I have written on several occasions that we are all increasingly dependent on the global system known as the “official” economy, and that this official system is now breaking. I have also repeatedly mentioned that the masters of this present global system are waging an active war against anyone who tries to create a safety net of alternative systems. One of their means is the use of governments to pass laws that make various acts of self-sufficiency illegal, or that impose a penalty on people who use alternatives to the official system. Here are three beautifully evil examples:
Oregon State House Bill 3008. Are you an Oregonian who recently chose to save money by bicycle commuting instead of driving? Four members of the Oregon legislature want to take that money away from you. They are Republican Representative Wayne Krieger, Republican Representative Sal Esquivel, Republican Representative Bill Garrard and Democratic Representative Michael Scaufler. They have introduced House Bill 3008 (http://www.leg.state.or.us/cgi-bin/searchMeas.pl), a measure that, if passed, would require all bicycles ridden in Oregon to be registered by their owners via a $54 biannual fee. Failure to register would result in a traffic fine of up to $90. This is the same amount charged for registering cars!
Ostensibly, the bill is designed to raise funds for improvement and expansion of bikeways and bike paths, but in actuality, the bill may be yet another attempt to discourage people from using bikes as transport, and to force them back into cars. One of the bill's sponsors, Rep. Wayne Krieger, had opposed the Oregon Vulnerable Roadway Users bill in 2007. He has also stated his belief that bikes don't belong on the road. (Source: http://bikeportland.org/2009/03/06/mandatory-bike-registration-bill-introduced-in-salem/) The other thing is that only two thirds of the registration funds collected would go toward bikeway/bike path projects. The remaining third would be kept by the registering agency (who could be a private contractor hired by the State).
Is this the way to protect the budgets of struggling families, or to combat global warming? Is this how to address impending energy shortages? And what about the many, many homeless people one sees on bikes nowadays, people for whom a bicycle is a vital piece of equipment? Is the state going to try to shake them down, or will they try to confiscate their bikes? House Bill 3008 is just plain stupid.
The U.S. Consumer Product Safety Improvement Act of 2008. This is the law which is causing consternation among thrift shop owners, small home-based makers of childrens clothes and toys, and sellers of children's books. This law, sponsored by Democratic Congressman Bobby Rush and signed into law by Republican President George W. Bush, requires that any toys, apparel or other “children's products” (products made for children 12 years old or younger) must be subjected to third-party testing for lead and phthalates before being sold. Enforcement of this law was intended to apply even to items made before the law was passed. Moreover, the law was intended for any product consisting of a completed assembly of various parts – even if those parts did not contain lead or phthalates themselves.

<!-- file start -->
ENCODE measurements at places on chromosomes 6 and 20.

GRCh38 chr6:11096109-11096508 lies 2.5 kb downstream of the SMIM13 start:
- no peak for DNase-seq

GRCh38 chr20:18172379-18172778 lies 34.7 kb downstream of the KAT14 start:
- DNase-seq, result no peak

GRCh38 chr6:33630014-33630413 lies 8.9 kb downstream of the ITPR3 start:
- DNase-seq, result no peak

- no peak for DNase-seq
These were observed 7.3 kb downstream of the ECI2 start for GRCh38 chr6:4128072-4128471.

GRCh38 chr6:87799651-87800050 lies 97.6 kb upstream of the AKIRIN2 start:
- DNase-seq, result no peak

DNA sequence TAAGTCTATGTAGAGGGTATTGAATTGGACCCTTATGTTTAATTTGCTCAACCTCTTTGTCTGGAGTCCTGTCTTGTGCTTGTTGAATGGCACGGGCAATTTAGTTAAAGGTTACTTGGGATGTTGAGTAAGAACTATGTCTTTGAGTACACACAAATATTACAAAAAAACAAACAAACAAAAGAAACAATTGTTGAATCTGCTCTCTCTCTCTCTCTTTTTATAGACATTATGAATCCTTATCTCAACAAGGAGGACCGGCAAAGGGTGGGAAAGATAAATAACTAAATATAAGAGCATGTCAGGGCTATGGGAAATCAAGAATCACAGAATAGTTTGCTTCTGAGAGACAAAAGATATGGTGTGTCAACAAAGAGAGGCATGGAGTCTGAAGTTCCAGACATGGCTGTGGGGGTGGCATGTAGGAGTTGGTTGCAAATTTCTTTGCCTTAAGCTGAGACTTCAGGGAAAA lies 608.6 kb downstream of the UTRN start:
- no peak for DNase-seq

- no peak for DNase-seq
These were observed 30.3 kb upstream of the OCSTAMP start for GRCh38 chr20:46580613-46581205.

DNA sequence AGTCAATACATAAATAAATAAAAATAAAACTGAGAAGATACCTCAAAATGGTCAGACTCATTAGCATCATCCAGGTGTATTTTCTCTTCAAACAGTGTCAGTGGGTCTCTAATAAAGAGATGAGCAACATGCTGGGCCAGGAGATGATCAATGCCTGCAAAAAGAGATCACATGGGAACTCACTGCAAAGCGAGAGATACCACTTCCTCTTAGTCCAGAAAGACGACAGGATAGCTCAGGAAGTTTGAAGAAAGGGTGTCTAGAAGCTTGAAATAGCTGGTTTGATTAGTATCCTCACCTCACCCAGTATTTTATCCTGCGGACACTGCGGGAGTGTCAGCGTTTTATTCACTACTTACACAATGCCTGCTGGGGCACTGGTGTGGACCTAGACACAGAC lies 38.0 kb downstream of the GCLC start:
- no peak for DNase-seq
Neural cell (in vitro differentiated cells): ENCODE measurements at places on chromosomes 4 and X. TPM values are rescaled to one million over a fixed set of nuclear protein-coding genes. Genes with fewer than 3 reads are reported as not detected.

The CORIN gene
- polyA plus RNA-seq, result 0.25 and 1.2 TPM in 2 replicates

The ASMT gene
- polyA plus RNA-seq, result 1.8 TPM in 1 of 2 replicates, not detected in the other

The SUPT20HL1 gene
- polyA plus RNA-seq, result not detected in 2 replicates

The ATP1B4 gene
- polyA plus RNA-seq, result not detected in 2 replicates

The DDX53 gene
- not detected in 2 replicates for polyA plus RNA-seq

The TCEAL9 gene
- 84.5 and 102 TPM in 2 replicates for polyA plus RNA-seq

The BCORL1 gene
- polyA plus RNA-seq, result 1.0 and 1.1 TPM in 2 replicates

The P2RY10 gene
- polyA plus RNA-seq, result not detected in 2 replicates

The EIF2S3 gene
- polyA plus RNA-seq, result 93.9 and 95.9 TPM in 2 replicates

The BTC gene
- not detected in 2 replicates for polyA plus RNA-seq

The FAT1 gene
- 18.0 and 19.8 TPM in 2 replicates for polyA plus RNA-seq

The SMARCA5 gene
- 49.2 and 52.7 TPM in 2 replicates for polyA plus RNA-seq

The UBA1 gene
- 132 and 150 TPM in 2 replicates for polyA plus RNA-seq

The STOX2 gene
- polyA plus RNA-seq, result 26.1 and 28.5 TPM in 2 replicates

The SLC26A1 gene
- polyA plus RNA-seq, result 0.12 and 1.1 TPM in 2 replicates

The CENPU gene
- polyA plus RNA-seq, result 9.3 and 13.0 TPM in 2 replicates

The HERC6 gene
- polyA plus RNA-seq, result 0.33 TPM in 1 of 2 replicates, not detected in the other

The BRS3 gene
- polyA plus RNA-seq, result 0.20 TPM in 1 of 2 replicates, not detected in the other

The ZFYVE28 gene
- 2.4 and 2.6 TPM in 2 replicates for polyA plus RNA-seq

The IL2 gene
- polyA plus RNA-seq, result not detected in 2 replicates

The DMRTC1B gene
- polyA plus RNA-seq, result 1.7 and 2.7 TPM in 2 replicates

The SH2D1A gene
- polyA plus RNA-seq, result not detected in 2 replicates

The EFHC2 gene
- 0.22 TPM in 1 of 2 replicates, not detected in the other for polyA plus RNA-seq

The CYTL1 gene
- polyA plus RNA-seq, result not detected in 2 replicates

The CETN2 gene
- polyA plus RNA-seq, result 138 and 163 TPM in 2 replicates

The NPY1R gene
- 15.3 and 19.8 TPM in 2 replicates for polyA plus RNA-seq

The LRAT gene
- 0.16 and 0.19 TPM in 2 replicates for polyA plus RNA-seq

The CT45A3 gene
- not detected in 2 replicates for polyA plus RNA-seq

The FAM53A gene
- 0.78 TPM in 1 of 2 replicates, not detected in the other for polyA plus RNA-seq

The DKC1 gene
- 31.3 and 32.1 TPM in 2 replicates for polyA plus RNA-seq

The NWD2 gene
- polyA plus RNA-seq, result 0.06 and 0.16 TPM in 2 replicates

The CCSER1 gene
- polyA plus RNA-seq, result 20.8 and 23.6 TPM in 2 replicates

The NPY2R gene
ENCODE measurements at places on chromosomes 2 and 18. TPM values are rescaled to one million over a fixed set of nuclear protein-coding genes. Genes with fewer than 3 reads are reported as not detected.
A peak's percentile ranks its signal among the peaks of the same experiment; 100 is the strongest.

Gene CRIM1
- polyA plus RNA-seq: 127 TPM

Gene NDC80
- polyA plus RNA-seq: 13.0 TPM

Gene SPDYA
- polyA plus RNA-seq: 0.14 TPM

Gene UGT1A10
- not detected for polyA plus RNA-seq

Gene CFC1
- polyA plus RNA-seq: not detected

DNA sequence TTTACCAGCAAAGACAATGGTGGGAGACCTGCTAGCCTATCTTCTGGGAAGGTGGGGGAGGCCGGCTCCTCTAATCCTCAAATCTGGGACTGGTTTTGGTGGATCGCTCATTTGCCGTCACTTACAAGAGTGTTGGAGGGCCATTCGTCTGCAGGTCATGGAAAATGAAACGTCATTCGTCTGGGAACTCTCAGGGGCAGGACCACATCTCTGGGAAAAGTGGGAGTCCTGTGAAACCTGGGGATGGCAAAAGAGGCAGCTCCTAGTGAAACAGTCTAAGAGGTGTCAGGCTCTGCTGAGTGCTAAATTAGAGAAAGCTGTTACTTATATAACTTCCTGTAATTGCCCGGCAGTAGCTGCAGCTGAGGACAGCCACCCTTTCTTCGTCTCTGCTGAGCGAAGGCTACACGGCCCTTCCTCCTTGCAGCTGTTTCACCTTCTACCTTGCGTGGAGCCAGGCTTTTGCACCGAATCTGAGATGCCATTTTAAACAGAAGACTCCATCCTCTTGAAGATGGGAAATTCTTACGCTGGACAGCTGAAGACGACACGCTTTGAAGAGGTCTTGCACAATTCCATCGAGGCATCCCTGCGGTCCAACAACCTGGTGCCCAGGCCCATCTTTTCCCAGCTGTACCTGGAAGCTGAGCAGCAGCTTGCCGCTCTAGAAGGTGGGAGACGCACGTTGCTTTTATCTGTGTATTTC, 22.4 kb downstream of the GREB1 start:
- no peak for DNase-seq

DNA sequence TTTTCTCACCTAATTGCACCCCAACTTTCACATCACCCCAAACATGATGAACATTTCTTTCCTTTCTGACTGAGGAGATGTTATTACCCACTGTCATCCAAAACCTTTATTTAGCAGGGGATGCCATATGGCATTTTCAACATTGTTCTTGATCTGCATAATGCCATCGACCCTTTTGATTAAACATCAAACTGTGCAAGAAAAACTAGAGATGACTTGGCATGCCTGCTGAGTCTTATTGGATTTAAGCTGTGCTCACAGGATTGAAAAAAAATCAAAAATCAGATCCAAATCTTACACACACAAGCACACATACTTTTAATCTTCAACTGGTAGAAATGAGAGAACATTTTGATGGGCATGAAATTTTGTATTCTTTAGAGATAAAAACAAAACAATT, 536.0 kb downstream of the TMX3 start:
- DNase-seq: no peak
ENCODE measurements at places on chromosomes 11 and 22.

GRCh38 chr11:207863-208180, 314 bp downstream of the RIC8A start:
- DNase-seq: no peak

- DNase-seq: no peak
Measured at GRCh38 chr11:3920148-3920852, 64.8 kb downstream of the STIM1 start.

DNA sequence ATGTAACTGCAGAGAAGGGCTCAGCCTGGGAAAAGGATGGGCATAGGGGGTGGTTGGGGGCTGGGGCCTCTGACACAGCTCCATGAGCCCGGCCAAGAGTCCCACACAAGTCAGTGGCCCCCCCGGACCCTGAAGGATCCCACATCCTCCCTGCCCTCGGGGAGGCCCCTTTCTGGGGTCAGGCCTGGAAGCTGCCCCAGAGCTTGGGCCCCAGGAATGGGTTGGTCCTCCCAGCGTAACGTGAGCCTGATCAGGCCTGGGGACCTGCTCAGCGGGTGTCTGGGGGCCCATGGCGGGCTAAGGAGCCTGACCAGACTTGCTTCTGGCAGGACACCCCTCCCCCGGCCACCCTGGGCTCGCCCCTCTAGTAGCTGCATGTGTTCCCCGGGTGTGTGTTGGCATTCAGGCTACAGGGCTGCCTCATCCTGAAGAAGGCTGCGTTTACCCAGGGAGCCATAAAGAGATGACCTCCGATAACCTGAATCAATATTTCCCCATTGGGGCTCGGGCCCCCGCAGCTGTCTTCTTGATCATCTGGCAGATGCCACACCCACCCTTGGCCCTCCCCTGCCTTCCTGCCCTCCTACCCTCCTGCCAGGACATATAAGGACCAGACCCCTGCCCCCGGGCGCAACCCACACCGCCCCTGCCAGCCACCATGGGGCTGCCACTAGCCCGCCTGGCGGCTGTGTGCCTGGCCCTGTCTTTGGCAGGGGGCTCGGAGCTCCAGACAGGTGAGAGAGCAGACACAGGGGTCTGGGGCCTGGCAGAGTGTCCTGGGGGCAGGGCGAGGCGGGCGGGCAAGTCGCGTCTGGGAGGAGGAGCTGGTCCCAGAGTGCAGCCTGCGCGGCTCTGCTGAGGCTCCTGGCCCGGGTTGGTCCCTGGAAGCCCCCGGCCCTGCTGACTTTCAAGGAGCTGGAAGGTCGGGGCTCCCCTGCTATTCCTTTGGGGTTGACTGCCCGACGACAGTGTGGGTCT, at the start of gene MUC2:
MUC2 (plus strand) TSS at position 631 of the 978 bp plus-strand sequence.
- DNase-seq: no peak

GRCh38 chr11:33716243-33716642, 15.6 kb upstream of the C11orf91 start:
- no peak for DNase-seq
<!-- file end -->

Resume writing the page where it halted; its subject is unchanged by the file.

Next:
These requirements mean the effectual destruction of thrift shops and garage sales, as well as other sellers of used children's books, toys and clothing. Moreover, they mean testing for things that clearly could not possibly contain lead, such as rag dolls made from cloth, cotton stuffing and thread. And the third-party testing requirements threaten the very existence of small-scale, home or cottage-based industries and sellers, since they can't afford the third-party testing fees. (See http://www.roanoke.com/news/roanoke/wb/197224, http://www.amadirectlink.com/news/story.asp?id=629, http://www.middletownjournal.com/hp/content/oh/story/news/local/2009/02/18/hjn021809leadlibraries.html, http://www.ldnews.com/ci_11810629?source=most_viewed, and http://www.khnl.com/Global/story.asp?S=9799062&nav=menu55_2)
But the requirements of this law are good for Wal-Mart, Target, Costco, and the really big children's product manufacturers, who are the only ones with enough cash flow to afford compliance with this law – yet whose products, made outside the United States in countries with lax regulations, were responsible for causing the very problems that this law is supposed to fix. Were you trying to become self-sufficient by starting a home-based children's craft business? Has this law just wiped you out? You could always try to get a job at Wal-Mart or McDonald's. How effective are laws to protect chickens when they are written by foxes? Look, there goes a ten-year-old right now, chewing on his bicycle chain! Was that kid's bicycle subjected to third-party testing before it was sold??!
Food Safety Modernization Act of 2009. This bill, also known as House Resolution 875, was introduced into the U.S. House of Representatives by Democratic Representative Rosa DeLauro and 39 co-sponsors, all Democrats. This bill has many bloggers upset because of the perceived threat the bill poses to our ability to be self-sufficient in providing our own food without having to rely on the present global system of industrial food production. The fuss over the bill made me curious, so I downloaded a copy of it (you can get yours here: http://www.govtrack.us/congress/billtext.xpd?bill=h111-875) and read the whole thing this afternoon.